Atlanta’s four regional organizations – the Atlanta Regional Commission, the Metro Atlanta Chamber, the United Way of Greater Atlanta and the Community ion Foundation for Greater Atlanta – have been convening on an effort similar to the one in Dallas – called “Learn for Life.”
The LINK trip addressed a host of other initiatives that could apply to Atlanta – building a park over a highway, enhancing the area around the river so that people can enjoy the natural amenity, using the arts as an economic development magnet and how to expand a rail transit system in a booming metropolitan area.
At 20, the LINK trips have reached a certain level of maturity when people are wondering how we can best apply the knowledge we have learned from other cities and translate what we’ve seen into action here in Atlanta.
The real test will play out as we mold LINK 2.0 – a chance to bring it home.
“TAKE AWAY” LESSONS FROM LINK TRIPS:
Denver – 1997:
Regional cooperation: Mile High Compact; Coors Field; cultural investment;
Transportation: trying to pass a sales tax.
Seattle – 1998:
Thriving downtown: new retail, offices, residences and cultural centers;
Urban Growth Boundary: fighting sprawl.
Dallas – 1999:
Regional planning: forced by Civil Aeronautics Board to develop Dallas-Forth Worth airport;
Economic divide: economic and racial divide between north and south Dallas.
Cleveland – 2000
Power of Collaboration: efforts by regional leaders to “resurrect a sinking ship;”
Arts and Cultural Foundation: old Cleveland money creates strong foundation.
San Diego – 2001
Bus Rapid Transit: San Diego’s flex trolleys: an alternative to light rail;
Growth Choices: an urban vision with density or a more rural vision with less density.
Chicago – 2002
Dedicated Parks Funding: Chicago’s Park District raises funding for city parks;
Regional Mayors Association: Mayor Dailey talked to Shirley Franklin about
Transit governance: Getting an umbrella group to oversee region’s transit growth
San Francisco -2003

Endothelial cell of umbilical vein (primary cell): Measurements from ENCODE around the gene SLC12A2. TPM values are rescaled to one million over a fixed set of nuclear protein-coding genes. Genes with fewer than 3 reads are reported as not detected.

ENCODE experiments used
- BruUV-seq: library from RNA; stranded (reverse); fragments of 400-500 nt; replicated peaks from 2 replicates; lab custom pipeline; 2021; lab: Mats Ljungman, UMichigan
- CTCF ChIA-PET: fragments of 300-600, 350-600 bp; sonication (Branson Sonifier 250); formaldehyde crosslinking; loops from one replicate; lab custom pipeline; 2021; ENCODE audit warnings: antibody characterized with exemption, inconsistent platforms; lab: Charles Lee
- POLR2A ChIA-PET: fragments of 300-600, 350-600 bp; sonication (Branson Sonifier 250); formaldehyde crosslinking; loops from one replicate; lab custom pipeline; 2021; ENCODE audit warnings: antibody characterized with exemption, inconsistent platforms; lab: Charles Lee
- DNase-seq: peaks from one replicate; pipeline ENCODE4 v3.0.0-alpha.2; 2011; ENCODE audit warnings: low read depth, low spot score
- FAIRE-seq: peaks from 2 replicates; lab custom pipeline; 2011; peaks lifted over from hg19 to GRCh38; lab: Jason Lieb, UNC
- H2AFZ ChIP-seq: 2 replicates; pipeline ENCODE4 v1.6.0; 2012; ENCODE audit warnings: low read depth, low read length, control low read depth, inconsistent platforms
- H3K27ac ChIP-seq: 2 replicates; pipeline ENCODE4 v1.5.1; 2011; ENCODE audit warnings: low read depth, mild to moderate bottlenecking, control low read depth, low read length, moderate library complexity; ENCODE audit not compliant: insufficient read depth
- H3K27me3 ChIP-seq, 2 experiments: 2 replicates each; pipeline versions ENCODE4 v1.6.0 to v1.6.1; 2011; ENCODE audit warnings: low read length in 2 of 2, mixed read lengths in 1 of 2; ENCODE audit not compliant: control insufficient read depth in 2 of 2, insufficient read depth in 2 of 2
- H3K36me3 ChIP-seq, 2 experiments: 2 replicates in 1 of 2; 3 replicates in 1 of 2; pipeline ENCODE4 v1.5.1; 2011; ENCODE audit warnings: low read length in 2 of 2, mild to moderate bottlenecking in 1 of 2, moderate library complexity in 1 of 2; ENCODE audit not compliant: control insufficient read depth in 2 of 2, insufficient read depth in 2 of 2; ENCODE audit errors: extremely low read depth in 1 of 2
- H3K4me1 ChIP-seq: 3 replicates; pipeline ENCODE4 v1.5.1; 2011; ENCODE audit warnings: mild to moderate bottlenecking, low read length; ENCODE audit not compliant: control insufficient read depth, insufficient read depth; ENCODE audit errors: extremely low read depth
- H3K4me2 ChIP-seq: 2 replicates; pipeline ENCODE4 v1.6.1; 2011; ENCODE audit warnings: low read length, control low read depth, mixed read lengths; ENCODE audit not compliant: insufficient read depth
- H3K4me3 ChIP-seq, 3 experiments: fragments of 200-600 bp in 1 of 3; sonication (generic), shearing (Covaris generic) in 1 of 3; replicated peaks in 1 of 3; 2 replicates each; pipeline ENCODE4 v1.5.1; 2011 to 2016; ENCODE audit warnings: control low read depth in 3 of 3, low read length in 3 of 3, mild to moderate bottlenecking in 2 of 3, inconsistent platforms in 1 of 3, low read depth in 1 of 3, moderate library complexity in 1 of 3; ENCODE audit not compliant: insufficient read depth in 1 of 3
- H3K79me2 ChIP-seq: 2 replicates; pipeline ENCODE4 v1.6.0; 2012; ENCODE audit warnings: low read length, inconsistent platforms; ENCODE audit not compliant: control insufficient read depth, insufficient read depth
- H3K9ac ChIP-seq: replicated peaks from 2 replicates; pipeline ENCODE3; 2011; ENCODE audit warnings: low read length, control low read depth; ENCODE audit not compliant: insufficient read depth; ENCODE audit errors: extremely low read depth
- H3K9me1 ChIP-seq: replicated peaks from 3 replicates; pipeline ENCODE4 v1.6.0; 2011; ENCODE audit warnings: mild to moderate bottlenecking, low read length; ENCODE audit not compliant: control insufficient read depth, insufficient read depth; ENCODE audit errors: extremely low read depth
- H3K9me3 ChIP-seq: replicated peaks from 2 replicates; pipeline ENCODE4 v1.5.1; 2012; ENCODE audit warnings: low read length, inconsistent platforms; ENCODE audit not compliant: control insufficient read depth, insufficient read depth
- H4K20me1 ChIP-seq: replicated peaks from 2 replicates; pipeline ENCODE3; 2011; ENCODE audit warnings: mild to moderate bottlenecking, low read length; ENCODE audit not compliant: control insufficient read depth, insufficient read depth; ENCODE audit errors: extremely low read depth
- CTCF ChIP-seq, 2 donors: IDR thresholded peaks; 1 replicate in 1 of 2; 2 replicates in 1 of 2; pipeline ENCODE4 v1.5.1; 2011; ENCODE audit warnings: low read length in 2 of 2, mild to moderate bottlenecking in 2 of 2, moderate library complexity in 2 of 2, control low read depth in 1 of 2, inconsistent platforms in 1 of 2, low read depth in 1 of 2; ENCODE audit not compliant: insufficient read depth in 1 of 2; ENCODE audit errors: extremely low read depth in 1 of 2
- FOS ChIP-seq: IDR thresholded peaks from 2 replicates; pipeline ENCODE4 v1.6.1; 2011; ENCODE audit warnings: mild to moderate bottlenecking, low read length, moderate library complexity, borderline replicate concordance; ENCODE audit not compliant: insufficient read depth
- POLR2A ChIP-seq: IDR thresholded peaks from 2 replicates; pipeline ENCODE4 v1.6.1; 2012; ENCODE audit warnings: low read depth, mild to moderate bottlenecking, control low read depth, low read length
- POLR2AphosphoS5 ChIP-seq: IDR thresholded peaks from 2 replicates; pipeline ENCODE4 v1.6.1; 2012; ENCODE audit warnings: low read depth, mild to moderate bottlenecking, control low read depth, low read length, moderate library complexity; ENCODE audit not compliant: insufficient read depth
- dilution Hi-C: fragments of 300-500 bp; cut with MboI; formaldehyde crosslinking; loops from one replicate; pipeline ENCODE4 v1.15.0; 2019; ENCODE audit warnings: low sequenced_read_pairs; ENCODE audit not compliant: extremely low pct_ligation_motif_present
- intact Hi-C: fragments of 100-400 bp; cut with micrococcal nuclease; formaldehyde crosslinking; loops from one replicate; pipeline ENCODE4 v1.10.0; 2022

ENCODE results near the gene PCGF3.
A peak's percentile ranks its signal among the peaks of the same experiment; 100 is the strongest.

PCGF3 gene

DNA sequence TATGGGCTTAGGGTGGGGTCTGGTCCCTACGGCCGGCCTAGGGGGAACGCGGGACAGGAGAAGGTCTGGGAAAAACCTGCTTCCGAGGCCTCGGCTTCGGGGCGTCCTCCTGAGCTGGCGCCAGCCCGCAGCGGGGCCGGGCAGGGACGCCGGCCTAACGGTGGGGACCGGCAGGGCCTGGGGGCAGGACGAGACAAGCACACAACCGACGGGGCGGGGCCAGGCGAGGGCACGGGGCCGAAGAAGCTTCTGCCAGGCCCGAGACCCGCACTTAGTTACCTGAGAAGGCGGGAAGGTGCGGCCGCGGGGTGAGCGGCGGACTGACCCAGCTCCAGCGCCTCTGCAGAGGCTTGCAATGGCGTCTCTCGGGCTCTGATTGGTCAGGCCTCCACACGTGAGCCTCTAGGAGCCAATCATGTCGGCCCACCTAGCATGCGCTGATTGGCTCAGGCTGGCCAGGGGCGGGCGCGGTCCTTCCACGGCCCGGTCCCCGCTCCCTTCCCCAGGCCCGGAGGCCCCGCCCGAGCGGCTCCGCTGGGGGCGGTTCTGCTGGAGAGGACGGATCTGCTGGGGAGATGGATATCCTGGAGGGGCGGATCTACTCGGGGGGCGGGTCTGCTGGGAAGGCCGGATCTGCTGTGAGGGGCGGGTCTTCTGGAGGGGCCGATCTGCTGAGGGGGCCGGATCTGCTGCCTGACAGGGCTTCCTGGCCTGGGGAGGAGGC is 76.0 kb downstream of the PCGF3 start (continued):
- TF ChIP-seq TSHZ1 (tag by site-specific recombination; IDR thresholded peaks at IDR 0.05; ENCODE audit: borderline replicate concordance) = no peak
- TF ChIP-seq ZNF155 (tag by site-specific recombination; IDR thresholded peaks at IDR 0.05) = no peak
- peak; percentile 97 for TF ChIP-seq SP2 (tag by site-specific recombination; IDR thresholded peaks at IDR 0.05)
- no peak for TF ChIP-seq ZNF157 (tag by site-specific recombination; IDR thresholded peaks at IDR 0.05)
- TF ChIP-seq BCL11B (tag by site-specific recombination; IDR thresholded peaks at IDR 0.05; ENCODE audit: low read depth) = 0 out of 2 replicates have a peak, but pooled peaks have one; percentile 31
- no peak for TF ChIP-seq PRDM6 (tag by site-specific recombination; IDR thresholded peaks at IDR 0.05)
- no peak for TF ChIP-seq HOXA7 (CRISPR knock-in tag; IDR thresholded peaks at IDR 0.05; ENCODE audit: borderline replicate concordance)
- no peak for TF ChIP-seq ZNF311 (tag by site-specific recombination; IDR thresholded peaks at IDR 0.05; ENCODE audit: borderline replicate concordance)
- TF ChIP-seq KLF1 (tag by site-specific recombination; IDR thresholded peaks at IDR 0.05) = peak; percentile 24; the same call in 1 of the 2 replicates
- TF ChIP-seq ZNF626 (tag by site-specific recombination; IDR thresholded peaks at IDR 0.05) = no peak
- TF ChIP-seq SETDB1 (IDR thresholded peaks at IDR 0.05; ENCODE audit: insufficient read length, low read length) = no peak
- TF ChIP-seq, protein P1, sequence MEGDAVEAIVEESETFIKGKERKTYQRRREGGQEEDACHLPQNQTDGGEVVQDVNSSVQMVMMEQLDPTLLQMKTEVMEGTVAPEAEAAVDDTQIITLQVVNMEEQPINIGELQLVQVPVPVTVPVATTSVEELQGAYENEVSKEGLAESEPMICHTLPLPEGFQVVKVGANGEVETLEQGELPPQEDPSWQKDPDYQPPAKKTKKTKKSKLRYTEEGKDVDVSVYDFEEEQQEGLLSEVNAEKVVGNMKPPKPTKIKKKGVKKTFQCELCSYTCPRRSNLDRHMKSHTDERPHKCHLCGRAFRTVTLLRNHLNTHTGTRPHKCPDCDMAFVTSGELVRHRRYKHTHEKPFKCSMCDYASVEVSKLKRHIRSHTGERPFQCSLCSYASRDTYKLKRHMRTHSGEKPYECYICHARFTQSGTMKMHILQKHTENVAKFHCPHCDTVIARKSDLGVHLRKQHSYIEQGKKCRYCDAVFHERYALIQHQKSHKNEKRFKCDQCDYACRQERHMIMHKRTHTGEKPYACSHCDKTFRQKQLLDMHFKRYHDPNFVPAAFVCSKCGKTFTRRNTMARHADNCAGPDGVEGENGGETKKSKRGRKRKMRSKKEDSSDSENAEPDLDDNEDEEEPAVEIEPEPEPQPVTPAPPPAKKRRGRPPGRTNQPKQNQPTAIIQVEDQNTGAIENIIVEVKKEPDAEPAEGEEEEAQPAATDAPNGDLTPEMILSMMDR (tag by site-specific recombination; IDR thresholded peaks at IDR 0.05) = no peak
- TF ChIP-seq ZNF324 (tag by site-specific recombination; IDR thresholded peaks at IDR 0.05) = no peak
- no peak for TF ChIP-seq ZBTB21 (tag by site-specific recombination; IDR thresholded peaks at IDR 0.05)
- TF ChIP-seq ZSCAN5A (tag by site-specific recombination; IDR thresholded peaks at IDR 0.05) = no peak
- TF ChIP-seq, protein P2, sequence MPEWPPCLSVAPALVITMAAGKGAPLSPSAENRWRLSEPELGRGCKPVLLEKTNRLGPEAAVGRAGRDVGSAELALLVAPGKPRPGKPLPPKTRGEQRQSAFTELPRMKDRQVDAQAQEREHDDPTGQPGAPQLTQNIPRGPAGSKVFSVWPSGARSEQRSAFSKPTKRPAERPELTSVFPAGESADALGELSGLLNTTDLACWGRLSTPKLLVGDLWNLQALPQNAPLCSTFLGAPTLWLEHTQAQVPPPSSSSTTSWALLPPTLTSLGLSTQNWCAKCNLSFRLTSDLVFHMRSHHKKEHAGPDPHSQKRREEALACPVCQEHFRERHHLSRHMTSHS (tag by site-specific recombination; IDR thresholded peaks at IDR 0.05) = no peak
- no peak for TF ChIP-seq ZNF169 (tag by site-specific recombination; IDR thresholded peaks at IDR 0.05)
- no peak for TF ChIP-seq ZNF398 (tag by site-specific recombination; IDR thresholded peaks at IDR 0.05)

Transportation and HOT lanes: Can Georgia stop congestion?
Quality of life: Making the region attractive for the creative class.
Boston – 2004
Regional Transit Agency: Massachusetts Bay Transportation Authority served 172 communities;
Diverse Leadership: Atlanta a model by comparison.
Portland – 2005
Streetcar: Success of streetcar sparked downtown development;
Regional Leadership: Portland elects regional leaders.
Miami – 2006
Urban Renaissance: Downtown skyline full of cranes building new condo towers;
Regional Cooperation: Florida government promoting regional cooperation.
Vancouver – 2007
Complete Communities: Creating neighborhoods for people of all ages;
No Highways through Town: Vancouver blocked highway through the urban core.
Denver – 2008
Hospital Turnaround: Denver showed Atlanta how a public hospital can succeed;
Arts and Culture: Voters continued to pass sales tax for cultural institutions.
Minneapolis-St. Paul – 2009
Investing in Education: State’s corporate taxes helps give state top educational outcomes;
Quality of Life: Voters support arts, parks and water tax.
Phoenix – 2010
Renewable Energy: Phoenix invests in renewable energy – especially solar:
College-led Urban Revival: Arizona State University sparks revival in Phoenix.
Seattle – 2011
Transit Funding: Seattle passes transit dominant sales tax;
Sustainability: Signing Kyoto Protocol to make it one of the greenest cities in U.S.;
Emphasizing the Economy: Prosperity Partnership improves city’s competitiveness.
Washington, D.C. – 2012
Transportation: Growth of Metro transit shows Atlanta what it could have done;
Education: Reforming urban education using merit pay for teachers.
Houston – 2013
Public Opinion Survey: Atlanta follows Houston lead and starts Atlanta Speaks survey;
Diversity and Disparity: Most diverse city in the country has growing income inequality.
Philadelphia – 2014
Public Art: Atlantans intrigued with Philly’s Mural Arts Program;
Community Revitalization: Universities become anchor institutions for surrounding neighborhoods.
Toronto – 2015
Civic Action: A non-partisan group tackles key challenges in region;
Transit investment: Tracking movement of people versus movement of cars.